enough cornbread and bacon for out support and the girls could weave us clothes.
I wonder if it is for sale and how much. Sadly, circumstances prevented him
from ever returning to Stratford. Lee's legendary command of the Confederate
forces came to an end at Appomattox, Virginia in April 1865. "There is nothing
left for me to do ," he said, "but go and see General Grant, and I would rather
die a thousand deaths." With the war now over, Lee set an example to all in
his refusal to express bitterness. "Abandon your animosities," he said, "and
make your sons Americans." he then set out to work for a permanent union of
the states. Though his application to regain his citizenship was misplaced and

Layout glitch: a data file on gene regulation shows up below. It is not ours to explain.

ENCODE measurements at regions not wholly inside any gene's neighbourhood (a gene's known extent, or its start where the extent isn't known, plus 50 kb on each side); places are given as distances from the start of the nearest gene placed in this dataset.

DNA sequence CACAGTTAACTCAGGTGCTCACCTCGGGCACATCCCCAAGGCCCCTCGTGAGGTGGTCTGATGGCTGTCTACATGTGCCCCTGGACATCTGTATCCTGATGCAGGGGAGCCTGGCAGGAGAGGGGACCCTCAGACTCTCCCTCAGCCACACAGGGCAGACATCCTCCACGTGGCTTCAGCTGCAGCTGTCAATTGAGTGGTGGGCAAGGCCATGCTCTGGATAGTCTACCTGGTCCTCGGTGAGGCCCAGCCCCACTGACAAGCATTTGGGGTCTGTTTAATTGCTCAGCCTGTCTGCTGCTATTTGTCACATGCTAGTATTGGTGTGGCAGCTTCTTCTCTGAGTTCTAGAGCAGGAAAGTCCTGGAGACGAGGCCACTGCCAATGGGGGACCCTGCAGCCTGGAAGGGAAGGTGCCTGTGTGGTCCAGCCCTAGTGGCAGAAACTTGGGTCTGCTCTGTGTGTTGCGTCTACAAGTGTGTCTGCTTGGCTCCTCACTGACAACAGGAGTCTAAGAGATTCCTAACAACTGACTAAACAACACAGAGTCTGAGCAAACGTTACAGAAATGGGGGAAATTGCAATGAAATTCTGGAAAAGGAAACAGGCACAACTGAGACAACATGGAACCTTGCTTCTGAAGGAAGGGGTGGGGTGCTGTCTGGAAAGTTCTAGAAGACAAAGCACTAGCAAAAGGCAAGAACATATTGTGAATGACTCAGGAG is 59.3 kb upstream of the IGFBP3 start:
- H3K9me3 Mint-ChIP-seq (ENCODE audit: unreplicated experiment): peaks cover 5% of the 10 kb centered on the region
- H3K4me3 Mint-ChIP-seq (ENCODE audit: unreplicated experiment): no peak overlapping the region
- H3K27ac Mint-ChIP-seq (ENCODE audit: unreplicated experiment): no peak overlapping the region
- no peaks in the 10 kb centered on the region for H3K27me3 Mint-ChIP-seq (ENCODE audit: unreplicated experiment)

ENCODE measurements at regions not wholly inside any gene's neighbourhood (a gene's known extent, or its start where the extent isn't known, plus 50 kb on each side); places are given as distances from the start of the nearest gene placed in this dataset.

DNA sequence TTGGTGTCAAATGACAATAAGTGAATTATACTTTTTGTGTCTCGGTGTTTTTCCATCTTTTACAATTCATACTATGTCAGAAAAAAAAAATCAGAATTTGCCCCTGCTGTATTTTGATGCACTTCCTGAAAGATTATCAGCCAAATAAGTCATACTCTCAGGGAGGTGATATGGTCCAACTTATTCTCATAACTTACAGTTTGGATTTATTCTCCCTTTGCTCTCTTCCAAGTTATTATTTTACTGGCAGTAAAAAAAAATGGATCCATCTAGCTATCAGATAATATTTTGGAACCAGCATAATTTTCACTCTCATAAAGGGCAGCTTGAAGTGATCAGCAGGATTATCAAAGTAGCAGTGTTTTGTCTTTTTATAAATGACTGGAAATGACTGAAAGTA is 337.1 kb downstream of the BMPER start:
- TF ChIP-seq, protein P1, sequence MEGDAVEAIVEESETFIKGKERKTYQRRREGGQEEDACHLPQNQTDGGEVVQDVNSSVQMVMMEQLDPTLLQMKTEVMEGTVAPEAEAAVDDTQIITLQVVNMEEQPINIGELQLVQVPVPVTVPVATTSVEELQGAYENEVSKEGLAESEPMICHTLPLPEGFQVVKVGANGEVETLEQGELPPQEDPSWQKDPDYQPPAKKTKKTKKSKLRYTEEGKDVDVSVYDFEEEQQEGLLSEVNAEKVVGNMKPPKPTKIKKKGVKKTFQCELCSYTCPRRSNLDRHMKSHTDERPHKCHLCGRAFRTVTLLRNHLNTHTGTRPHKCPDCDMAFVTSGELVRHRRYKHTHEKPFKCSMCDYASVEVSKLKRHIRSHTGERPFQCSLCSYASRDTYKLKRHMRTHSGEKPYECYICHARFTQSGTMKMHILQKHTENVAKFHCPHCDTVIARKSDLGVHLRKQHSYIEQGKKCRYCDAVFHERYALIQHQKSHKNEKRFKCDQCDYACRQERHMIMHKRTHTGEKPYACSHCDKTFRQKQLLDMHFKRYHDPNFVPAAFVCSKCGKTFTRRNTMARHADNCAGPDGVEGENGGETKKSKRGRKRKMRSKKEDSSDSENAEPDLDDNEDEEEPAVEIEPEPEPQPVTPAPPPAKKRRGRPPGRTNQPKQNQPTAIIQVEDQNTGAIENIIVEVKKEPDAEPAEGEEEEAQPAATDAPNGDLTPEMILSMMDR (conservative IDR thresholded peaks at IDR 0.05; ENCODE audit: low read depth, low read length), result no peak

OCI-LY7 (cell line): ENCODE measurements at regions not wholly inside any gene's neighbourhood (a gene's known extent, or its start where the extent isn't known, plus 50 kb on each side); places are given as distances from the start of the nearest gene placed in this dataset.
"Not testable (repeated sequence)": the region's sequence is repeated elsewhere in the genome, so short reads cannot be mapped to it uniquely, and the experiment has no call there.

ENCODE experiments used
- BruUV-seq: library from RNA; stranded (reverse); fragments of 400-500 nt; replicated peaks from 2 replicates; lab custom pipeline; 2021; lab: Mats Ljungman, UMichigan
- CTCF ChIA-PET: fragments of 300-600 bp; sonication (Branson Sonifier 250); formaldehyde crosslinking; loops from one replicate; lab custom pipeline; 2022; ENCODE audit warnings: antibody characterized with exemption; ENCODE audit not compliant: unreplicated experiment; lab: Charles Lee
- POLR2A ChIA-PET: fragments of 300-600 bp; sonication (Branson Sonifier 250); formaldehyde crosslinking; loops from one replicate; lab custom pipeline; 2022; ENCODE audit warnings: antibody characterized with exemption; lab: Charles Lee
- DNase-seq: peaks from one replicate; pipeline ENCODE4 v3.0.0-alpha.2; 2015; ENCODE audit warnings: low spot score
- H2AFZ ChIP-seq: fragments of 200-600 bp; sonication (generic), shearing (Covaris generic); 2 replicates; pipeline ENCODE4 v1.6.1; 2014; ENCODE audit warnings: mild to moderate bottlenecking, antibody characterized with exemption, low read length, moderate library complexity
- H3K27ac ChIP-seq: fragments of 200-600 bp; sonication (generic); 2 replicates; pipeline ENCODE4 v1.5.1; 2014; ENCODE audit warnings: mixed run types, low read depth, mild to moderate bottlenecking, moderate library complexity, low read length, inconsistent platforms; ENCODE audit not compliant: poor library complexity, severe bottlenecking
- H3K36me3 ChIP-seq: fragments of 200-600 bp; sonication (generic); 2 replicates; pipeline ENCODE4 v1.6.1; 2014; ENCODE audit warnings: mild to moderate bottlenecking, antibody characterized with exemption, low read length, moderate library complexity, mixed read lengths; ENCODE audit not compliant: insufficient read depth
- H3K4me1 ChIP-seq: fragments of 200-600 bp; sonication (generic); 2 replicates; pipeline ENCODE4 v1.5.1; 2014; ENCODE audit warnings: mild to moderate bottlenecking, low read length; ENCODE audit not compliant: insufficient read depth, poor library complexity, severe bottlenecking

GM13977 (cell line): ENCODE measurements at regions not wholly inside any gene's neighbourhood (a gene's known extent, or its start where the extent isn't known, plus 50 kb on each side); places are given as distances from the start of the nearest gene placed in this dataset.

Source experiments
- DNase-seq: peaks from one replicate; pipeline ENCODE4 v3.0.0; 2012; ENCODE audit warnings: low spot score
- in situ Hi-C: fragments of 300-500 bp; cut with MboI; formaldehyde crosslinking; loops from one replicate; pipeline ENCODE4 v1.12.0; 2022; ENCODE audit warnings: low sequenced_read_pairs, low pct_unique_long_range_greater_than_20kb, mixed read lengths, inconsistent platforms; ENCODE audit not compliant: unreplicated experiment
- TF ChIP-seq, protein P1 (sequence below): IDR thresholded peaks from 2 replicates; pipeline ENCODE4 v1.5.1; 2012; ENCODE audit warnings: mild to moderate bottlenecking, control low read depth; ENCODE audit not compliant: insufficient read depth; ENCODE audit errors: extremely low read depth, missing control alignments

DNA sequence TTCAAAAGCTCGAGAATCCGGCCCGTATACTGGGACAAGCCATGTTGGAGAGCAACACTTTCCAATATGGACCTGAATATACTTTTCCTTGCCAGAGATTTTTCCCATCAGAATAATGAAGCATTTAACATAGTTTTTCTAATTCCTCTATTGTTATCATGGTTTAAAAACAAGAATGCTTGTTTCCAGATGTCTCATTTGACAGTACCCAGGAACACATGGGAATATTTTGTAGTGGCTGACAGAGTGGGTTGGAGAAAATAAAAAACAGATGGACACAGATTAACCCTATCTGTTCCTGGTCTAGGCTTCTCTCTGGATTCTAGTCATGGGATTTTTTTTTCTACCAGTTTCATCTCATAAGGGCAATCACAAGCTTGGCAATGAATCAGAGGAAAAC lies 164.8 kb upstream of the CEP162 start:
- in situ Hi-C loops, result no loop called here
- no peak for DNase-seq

not acted upon until 1975 - more than a century late - Lee worked tirelessly
for a strong peace. With some hesitation he accepted the presidency of Washington
College in Lexington, Virginia, and there he strove to equip his students with
the character and knowledge he knew would be necessary to restore the war-ravaged
South. Lexington became his home, and there he died of heart problems on October
12, 1870. After his death, his name was joined with that of his lifelong hero,
and Washington College became Washington and Lee University. ............taken
in part from a book Stratford Hall Plantation and the Lee's of Virginia by:
Paul C. Nagel.......... Photographs of Gen. Robert E. Lee Certification of Authenticity
of Photographs: Authentic original photographs of General Robert E. Lee This
print was made from the original negative before which General Lee sat for my
One of the Last Known Pictures of Lee
Compliments of Anne Bell
Pictures on this page were given to me by Anne Bell, an artist
living in Tuskawilla, Florida.